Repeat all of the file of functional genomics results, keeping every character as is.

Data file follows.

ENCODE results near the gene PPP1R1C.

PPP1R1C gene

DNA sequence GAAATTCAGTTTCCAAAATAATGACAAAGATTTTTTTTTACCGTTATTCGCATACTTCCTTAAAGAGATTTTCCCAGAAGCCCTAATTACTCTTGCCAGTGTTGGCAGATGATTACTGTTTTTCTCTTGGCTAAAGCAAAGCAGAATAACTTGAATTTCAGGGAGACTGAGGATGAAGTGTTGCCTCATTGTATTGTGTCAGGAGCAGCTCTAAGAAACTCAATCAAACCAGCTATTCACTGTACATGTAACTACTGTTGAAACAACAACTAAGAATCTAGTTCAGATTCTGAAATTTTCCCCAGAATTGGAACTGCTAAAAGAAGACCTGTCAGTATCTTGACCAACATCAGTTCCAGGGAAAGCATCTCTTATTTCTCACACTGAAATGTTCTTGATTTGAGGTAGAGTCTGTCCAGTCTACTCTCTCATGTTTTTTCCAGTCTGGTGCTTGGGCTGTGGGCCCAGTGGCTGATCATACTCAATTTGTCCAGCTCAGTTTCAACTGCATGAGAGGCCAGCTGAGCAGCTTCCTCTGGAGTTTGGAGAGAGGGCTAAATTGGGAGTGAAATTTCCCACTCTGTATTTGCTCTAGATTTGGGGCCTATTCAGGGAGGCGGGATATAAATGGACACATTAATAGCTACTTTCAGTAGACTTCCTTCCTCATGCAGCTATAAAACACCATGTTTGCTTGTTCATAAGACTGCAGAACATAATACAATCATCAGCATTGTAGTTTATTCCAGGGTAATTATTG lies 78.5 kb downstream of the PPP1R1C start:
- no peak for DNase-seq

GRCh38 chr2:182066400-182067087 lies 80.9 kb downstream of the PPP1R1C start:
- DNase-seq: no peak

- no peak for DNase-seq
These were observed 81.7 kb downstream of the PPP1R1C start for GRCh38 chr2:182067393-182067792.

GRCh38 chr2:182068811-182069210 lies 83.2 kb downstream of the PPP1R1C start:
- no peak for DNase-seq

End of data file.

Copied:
ENCODE results near the gene PPP1R1C.

PPP1R1C gene

DNA sequence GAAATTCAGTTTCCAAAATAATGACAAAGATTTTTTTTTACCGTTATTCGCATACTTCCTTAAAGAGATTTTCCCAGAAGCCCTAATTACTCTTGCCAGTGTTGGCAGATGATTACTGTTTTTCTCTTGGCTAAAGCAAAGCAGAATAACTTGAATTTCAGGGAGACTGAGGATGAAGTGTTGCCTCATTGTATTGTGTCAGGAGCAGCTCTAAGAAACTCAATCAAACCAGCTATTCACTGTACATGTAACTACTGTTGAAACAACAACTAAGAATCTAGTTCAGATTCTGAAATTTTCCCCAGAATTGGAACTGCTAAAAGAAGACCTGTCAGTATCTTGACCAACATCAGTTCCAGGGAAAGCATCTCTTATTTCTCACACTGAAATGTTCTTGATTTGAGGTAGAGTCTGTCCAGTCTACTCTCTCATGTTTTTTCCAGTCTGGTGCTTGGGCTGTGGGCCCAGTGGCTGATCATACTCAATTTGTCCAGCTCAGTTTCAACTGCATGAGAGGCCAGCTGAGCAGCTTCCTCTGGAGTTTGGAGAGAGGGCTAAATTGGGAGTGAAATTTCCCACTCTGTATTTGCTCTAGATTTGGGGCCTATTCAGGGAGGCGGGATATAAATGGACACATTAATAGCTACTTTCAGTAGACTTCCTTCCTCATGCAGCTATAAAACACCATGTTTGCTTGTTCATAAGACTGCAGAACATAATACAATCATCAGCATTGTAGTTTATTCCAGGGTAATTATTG lies 78.5 kb downstream of the PPP1R1C start:
- no peak for DNase-seq

GRCh38 chr2:182066400-182067087 lies 80.9 kb downstream of the PPP1R1C start:
- DNase-seq: no peak

- no peak for DNase-seq
These were observed 81.7 kb downstream of the PPP1R1C start for GRCh38 chr2:182067393-182067792.

GRCh38 chr2:182068811-182069210 lies 83.2 kb downstream of the PPP1R1C start:
- no peak for DNase-seq